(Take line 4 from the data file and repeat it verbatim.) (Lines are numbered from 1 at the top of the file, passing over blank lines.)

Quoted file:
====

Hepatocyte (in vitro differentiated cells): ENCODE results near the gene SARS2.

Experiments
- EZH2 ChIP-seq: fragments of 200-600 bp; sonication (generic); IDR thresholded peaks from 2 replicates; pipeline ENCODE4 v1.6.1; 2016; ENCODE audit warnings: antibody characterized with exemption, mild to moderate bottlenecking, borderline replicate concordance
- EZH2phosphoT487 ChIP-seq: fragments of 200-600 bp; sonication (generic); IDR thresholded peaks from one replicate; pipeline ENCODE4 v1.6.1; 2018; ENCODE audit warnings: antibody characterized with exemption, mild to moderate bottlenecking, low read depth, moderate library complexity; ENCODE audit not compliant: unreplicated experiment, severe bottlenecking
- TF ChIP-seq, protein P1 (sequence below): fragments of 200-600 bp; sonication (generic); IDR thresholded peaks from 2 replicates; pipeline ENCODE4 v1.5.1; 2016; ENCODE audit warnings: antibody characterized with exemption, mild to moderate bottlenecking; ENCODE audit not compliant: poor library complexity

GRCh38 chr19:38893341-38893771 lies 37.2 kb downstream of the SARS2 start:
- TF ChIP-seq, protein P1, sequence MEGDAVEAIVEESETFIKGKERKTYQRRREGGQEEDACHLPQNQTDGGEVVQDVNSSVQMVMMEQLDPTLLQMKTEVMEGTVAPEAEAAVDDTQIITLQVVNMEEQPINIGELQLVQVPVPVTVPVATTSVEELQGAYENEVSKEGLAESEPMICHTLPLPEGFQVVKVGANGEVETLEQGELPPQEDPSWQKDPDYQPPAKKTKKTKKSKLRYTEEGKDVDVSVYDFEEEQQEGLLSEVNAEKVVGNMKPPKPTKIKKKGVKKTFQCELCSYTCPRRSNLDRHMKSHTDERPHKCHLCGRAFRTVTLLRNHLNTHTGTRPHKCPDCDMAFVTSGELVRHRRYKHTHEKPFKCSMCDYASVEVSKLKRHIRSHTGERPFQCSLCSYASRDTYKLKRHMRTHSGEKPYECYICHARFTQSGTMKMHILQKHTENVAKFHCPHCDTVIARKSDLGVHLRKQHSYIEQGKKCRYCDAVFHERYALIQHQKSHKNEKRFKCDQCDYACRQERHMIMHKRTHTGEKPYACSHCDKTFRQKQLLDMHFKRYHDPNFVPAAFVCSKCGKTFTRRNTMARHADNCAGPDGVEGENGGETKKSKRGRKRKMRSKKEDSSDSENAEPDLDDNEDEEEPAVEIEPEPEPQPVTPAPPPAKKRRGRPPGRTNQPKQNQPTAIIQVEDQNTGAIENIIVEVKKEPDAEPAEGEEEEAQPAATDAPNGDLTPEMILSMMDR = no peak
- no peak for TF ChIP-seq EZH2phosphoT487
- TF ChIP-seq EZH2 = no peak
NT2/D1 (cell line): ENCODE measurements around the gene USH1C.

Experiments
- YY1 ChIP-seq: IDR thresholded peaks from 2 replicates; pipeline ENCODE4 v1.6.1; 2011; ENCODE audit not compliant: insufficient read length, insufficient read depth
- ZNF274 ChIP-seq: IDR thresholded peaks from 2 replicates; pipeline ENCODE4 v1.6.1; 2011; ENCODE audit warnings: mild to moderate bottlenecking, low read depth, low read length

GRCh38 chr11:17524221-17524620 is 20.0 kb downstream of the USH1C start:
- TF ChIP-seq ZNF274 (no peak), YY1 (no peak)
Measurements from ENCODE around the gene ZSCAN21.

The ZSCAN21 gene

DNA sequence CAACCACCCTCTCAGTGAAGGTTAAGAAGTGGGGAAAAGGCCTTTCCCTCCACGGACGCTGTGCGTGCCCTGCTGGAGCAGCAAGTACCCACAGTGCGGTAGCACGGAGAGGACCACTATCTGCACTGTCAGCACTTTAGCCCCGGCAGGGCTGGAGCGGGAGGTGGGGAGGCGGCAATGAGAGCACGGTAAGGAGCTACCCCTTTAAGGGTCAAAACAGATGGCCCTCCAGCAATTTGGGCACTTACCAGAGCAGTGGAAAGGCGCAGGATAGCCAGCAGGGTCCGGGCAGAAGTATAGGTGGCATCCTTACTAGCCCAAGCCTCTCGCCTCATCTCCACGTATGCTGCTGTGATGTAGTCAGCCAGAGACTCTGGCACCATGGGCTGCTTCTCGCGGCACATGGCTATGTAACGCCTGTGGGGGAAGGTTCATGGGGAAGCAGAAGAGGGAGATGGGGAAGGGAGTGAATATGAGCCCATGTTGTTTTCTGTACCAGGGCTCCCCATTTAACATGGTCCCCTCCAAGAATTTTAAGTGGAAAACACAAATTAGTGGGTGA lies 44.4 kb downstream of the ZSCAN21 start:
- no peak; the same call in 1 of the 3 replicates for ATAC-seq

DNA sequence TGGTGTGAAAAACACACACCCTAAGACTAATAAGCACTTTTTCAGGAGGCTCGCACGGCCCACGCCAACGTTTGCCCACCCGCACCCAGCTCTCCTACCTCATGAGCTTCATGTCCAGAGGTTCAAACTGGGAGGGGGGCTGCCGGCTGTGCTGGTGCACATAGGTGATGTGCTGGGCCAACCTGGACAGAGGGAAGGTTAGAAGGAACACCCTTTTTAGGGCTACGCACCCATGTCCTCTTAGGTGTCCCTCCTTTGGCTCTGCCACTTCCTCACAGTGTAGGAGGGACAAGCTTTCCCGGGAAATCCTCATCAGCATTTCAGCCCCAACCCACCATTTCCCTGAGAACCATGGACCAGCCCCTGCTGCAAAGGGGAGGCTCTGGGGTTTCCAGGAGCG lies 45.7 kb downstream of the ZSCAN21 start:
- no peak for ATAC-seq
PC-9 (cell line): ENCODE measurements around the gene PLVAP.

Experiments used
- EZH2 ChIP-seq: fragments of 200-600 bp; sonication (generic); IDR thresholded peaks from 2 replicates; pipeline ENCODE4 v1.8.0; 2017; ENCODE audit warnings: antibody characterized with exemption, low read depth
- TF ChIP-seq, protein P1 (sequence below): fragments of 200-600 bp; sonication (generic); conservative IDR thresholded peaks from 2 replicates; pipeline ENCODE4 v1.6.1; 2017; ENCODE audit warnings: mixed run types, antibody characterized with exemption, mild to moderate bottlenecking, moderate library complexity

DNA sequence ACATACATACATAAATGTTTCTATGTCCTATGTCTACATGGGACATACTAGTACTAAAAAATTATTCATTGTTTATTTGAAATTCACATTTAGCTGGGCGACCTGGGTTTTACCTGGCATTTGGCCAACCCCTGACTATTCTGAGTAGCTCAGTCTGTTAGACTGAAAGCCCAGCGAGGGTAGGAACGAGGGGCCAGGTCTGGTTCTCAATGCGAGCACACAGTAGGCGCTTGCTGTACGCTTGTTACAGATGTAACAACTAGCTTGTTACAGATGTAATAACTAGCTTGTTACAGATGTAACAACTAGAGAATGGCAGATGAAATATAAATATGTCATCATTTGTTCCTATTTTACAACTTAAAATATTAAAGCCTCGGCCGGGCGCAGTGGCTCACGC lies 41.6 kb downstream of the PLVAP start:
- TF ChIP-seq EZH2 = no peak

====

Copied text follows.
- EZH2phosphoT487 ChIP-seq: fragments of 200-600 bp; sonication (generic); IDR thresholded peaks from one replicate; pipeline ENCODE4 v1.6.1; 2018; ENCODE audit warnings: antibody characterized with exemption, mild to moderate bottlenecking, low read depth, moderate library complexity; ENCODE audit not compliant: unreplicated experiment, severe bottlenecking